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Destinations


Tibet ~FAQ on Kailash

What are the different ways of travelling to Kailash?
There are 3 ways to reach Mount Kailash from India.

1) By road from India. The Government of India organises tours to Lake Manasarovar. This is a 30 day trek but the disadvantage is that it has to be booked well in advance and there is no certainty that one can go despite being in physical shape, because the number of seats is limited. About 400 people make it from the 6000 that apply each year.
Pilgrimages
Legends of Kailash
Kailash thru India


Trekking
Trek to Kailash
Gaumuk: Pilgrims Trail
Trekking to Har-ki-Dun

2) By air to Kathmandu and from there by road to Lake Manasarovar at the base of Mount Kailash. Nepal Airways has flights from Mumbai to Kathmandu. They are not particularly renowned for reliability. Flights are often delayed or cancelled. Most travellers prefer to take Indian Airlines from Delhi.
This has become the most popular route.

3) Helicopter tours of Kailash for those who are short of time or cannot take the rigours of a grueling high altitude road journey. The tour uses fixed wing aircraft for the flight from Kathmandu to Nepalganj and from there to Simikot. From Simikot a helicopter flies to Hilsa. Landcruisers are then used to reach Manasarovar via Lhasa.

Currently, our associates have on offer the Kailash/Manasarovar tour that originates and ends at Kathmandu.

  • 17 days tour by road including 3 days in Kathmandu. Entry/exit Zhangmu

    Can a single person or a couple join the group?
    Tours have fixed dates of departure and even one person can join the group. These tours can also be organised separately and designed to specifications for a minimum group size of 16.

    What route does the Kailash 17 day tour follow?
    After 2 nights at Kathmandu, the group leaves for the Tibet border (Zhangmu) on the 3rd day. There is a 2-night halt at Nyalam, with an additional date for acclimatising to the height. Thereafter halts are at Saga, Paryang and the sacred Lake Manasarovar. This is followed by the 3 day Kailash parikrama. The return route is the same. Each day there is an incredibly beautiful and equally exhausting drive for 8 hours or more, on rough and rugged terrain. There are no metalled roads in this part of Tibet.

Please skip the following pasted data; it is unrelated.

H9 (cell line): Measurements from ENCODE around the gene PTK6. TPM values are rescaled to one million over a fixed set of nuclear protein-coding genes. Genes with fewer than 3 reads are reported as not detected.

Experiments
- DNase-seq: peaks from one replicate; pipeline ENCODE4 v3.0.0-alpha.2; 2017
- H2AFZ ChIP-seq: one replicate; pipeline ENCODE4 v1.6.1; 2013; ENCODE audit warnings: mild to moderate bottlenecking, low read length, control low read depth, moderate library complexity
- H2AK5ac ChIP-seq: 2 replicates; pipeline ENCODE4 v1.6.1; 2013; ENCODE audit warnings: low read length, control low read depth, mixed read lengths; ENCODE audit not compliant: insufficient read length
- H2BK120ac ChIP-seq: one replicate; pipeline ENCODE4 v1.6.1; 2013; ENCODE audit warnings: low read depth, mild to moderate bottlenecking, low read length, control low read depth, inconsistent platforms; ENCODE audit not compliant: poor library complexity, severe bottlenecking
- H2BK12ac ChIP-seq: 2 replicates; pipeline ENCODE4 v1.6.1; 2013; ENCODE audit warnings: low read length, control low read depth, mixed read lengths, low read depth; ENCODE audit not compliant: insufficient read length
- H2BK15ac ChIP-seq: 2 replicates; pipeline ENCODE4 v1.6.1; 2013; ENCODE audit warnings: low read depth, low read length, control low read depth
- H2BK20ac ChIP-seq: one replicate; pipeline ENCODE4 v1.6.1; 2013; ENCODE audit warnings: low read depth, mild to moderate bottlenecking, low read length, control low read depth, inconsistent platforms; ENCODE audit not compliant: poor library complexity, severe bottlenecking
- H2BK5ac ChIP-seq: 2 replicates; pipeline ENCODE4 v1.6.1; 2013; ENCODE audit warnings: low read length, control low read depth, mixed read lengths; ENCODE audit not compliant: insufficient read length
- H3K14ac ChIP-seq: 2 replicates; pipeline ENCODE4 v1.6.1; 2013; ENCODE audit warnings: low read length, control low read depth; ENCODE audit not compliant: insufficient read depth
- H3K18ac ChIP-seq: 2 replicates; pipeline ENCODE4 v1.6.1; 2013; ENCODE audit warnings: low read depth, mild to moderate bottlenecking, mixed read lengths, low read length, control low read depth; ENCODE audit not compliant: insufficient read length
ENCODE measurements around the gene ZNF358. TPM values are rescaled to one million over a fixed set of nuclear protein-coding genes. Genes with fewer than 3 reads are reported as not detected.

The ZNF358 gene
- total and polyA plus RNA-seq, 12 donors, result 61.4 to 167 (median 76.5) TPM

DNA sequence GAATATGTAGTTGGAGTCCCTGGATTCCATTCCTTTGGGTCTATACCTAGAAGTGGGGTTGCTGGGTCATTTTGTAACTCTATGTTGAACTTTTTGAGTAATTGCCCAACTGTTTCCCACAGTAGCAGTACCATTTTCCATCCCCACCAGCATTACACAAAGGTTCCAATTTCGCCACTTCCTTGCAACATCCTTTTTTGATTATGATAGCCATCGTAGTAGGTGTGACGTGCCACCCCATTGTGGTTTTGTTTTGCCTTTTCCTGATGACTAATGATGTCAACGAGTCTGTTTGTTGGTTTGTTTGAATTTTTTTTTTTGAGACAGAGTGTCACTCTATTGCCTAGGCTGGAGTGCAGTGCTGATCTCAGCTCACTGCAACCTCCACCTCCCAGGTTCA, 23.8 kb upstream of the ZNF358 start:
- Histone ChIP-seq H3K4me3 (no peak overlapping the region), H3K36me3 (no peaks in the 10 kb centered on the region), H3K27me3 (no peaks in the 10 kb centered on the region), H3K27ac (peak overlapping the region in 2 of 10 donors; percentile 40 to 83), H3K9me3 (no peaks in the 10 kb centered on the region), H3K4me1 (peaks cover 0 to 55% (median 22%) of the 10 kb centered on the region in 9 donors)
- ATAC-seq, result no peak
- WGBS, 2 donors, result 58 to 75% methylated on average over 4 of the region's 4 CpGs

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    Which is the best time to go on the tour?

    TThe Tibet plateau is a dry region and rain/precipitation is very little so any month between May-September is good weather wise although May and September will be colder. However, June-Sep, is the rainy season in Nepal and on the road to the border, landslides do take place and might require a 5-6 km walk.

    Fitness: I am concerned about the level of fitness required. Please advise.
    Fitness is crucial. It is advisable to get a medical examination and check with your regular doctor before you plan this trip. Anyone suffering from back problems may find the long drives over bumpy roads difficult. People suffering from asthma or any kind of dust allergy are forewarned that the amount of dust on the road necessitates wearing a mask. Anyone with serious health problems are advised to get a medical check up done and strictly go by the advise of their doctor. Apart from that, it is a good idea to prepare in advance with brisk walking, and some regimen of exercise or preferably yoga asanas and pranayama. While the average age of yatris is 45 plus, fitness cannot be over-rated. Eventually, for most people the Kailash parikrama is an act of faith.

    How much walking is required on the 17-day tour?

    During the rainy season (late June to Sep), there is a strong possibility of landslides en-route to the Tibet border. This stretch varies from 3-5 kms and has to be walked. After that, you will need to walk during the parikrama, if you decide to undertake it. This is a 54-kms/3 day trek done at an average altitude of 15000 ft and the highest point is the Dolma La (Pass) at 19,500 ft. Attempt walking the entire distance including the trek up the Dolma La only if you are extremely fit physically. If you are reasonably fit, hire a yak or horse (limited numbers available) for the 3-day parikrama (the rate varies but is about Rs 2,500). You will need the yak on Day 2 of the parikrama on the ascent to Dolma La. But knowing the behaviour of the yaks and the yakmen, you should be prepared for walks on the first and last day of the parikrama. On these 2 days the walks are in general over level ground (i.e.with no major ascents or descents). Walking 8 hrs a day is required. However, there is the option of not doing the parikrama at all and staying behind at Darchen at ones own cost. The tour organizers can pick you up after the parikrama. Many people opt for this.